In the immediate vicinity of ‘Najade’ the street is embellished by two more works of art, ‘Zangertje (Little Singer)’ and ‘Tine’.


Both ‘Zangertje’ and ‘Tine’ were presented to the city of Sint-Niklaas by Lode Eyckermans, their creator. ‘Tine’ apparently was a renowned ‘model’ in the Antwerp arts scene. The artist himself named the sculpture ‘La Giapponese’. The work dates from 1960 and, according to insiders, belongs to the sculptural group ‘Dansende Muzen (Dancing Muses)’.


‘Zangertje’ made in 1942, originally belonged to the sculptural group ‘De vier Jaargetijden (The four seasons)’. Other works of Eyckermans are on show in Wilrijk, Willebroek, Mechelen, De Haan and Barvaux.


Tormented by hatred because of his war captivity during the second World War, in his work Eyckermans focussed on the theme of love, whereby he did not shun erotic expressions.

Originally Eyckermans created mainly realistic, solitary figures in a typical classic posture.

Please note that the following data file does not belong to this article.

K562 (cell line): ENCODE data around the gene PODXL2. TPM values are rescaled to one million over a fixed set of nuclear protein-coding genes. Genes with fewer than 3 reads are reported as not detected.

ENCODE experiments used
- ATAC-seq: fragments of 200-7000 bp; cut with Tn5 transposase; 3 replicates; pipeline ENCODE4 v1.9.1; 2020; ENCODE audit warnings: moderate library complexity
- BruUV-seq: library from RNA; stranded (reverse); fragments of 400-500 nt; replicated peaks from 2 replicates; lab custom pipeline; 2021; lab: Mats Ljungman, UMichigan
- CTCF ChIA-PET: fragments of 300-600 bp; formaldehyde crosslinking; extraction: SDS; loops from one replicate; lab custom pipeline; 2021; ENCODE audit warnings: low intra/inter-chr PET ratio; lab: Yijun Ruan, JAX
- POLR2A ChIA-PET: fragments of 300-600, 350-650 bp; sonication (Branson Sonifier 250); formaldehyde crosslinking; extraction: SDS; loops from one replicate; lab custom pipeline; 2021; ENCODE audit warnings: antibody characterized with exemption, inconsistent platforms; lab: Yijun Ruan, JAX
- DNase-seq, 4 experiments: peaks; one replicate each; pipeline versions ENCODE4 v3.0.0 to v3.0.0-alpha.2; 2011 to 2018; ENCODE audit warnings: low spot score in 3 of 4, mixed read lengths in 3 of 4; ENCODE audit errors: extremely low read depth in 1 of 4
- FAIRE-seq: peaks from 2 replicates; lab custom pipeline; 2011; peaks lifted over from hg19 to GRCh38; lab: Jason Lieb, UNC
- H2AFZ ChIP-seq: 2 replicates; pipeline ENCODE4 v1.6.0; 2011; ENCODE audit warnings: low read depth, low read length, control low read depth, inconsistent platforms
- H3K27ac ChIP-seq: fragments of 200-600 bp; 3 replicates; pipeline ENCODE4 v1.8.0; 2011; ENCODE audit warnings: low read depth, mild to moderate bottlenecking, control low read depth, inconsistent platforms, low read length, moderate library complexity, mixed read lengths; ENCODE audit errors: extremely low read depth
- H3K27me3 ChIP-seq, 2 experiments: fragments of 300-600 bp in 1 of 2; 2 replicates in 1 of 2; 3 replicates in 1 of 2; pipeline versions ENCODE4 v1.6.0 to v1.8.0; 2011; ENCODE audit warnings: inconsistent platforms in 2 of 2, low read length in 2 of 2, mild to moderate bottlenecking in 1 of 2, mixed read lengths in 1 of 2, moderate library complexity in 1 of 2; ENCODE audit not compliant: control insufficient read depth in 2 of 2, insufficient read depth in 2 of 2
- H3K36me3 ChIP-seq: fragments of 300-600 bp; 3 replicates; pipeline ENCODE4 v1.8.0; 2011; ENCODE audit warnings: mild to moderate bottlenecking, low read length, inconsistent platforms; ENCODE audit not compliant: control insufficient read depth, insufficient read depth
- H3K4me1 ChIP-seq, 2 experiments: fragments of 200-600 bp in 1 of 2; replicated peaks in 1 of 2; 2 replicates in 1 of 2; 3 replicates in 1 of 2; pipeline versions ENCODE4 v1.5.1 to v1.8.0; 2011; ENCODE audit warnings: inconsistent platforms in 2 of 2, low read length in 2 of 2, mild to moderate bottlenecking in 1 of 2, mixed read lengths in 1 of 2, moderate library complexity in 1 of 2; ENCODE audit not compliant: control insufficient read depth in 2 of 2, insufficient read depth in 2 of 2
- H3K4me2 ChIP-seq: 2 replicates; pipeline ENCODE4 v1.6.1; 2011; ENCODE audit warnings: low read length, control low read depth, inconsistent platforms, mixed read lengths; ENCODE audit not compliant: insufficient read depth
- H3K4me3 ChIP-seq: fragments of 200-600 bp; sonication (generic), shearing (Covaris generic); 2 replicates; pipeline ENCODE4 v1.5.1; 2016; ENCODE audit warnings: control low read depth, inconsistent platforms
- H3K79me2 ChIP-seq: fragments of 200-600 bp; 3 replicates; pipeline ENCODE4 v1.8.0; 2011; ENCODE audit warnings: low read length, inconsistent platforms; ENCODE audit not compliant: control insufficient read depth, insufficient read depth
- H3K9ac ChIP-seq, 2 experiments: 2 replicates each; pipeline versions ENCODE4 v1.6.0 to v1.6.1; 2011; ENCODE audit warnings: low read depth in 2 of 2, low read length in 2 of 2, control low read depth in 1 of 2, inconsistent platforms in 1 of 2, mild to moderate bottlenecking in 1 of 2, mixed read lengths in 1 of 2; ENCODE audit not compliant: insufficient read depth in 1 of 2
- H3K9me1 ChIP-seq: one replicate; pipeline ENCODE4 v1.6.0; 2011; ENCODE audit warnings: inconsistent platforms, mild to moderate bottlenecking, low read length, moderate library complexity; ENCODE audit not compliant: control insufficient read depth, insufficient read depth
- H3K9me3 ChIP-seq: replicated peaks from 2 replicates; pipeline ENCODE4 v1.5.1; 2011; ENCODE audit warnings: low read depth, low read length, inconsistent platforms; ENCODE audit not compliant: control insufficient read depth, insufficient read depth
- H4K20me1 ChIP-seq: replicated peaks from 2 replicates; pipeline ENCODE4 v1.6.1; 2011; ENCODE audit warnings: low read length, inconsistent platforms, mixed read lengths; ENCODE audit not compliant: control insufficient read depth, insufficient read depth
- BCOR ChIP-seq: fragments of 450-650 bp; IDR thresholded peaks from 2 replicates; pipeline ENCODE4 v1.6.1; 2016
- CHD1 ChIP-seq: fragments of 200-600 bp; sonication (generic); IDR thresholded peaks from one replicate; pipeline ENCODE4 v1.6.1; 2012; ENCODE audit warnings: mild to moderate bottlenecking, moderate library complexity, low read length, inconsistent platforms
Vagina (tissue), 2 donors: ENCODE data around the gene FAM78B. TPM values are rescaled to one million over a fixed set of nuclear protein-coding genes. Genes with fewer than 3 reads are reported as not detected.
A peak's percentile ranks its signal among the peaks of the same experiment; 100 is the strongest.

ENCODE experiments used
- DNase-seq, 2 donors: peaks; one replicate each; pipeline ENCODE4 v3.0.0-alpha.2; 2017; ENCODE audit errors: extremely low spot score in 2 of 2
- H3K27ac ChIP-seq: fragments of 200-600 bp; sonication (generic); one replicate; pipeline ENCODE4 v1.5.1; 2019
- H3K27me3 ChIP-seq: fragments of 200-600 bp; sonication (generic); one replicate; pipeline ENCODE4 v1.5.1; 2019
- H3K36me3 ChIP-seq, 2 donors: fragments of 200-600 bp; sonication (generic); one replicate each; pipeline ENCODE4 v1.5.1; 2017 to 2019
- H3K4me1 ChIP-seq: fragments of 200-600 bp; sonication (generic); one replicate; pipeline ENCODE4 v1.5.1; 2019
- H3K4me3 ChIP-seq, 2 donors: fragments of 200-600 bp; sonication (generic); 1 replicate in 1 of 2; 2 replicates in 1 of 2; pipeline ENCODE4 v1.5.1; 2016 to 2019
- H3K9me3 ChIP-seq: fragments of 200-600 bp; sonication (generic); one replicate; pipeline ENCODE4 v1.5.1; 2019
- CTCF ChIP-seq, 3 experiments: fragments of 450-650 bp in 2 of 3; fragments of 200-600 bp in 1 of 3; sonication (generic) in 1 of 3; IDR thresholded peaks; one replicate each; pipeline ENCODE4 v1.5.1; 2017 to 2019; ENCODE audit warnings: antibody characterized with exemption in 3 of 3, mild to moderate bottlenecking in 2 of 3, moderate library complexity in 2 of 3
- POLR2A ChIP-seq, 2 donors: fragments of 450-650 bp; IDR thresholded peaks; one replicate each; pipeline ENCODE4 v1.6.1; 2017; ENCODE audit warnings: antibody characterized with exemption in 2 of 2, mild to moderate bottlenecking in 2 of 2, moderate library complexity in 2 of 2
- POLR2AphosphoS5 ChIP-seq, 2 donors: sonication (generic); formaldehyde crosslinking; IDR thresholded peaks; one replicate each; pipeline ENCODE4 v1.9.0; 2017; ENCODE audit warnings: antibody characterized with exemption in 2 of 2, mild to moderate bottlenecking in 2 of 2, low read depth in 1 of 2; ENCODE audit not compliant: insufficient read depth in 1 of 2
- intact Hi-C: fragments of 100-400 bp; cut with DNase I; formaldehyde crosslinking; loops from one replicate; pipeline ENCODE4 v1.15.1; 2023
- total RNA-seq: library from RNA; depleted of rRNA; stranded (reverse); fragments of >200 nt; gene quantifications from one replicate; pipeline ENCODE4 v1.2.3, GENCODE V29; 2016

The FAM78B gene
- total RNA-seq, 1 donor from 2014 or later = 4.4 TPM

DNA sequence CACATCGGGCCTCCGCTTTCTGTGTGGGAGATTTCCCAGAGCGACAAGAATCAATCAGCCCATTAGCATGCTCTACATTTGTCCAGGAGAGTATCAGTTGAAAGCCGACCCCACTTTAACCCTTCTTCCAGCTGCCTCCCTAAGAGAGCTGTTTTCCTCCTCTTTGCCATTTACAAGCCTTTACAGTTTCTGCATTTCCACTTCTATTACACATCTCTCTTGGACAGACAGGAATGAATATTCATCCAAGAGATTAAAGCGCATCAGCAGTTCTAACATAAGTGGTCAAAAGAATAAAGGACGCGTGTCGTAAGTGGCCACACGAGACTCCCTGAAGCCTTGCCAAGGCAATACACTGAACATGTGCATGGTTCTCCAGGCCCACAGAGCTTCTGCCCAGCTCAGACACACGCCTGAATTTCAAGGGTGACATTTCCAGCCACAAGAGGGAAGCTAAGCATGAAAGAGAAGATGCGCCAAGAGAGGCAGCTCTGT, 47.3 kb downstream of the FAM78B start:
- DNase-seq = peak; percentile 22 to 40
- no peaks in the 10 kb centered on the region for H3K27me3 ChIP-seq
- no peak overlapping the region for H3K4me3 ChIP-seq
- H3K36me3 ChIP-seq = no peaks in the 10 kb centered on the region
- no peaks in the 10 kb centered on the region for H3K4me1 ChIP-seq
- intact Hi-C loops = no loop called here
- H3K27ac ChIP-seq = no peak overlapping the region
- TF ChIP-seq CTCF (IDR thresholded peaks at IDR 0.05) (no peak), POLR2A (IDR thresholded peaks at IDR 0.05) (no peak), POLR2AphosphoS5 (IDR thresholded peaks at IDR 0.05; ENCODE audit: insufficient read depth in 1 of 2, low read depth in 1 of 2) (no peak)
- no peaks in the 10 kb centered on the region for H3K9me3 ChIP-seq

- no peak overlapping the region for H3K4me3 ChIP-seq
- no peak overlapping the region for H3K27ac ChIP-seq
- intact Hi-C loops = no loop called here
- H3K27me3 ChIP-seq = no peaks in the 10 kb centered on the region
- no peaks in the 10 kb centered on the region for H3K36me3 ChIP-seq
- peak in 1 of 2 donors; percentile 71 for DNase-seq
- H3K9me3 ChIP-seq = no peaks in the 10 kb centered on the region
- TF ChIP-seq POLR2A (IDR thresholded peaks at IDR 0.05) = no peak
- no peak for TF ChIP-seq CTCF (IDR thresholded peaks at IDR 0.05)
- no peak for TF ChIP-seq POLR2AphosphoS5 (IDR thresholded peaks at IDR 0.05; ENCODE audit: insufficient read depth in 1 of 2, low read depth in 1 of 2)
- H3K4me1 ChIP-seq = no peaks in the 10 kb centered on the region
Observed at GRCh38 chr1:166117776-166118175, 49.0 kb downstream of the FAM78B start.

His work also includes subjects as death, mother and child and self-portraits. In 1952 Eyckermans worked for some months in Italy. There he met Henry Moore, whose work clearly influenced him. This is apparent in his subsequent works.

In the seventies Eyckermans reverts to solitary figures, albeit in a more abstract design, sometimes with humour and sarcasm. Later he evolved towards a stylised, futuristic style, maintaining however the organic aesthetics.


EYCKERMANS Lode (1919-1998)

Born and deceased in Antwerpen. Schooled by Frans Huygelen and Ernest Wijnants at the Higher Institute of Antwerpen. Becomes a teacher at the Academies of Antwerpen and Mechelen in 1949. From 1975 to 1983 he is head of the Academy for Free Visual Arts in Mechelen. His first important exphibition is the Quadrennial in Liège in 1939. He wins several awards, among which the ‘Grote Prijs van de stad Antwerpen’ (1936); the 'Van Leriusprijs’ for sculpture (1941); the 'Godecharleprijs' (1942) and the ‘Prijs van Rome’ (1943), this last award gives him the opportunity to go and work in Rome for a year.

Kunst in de Stad – June 15th 1991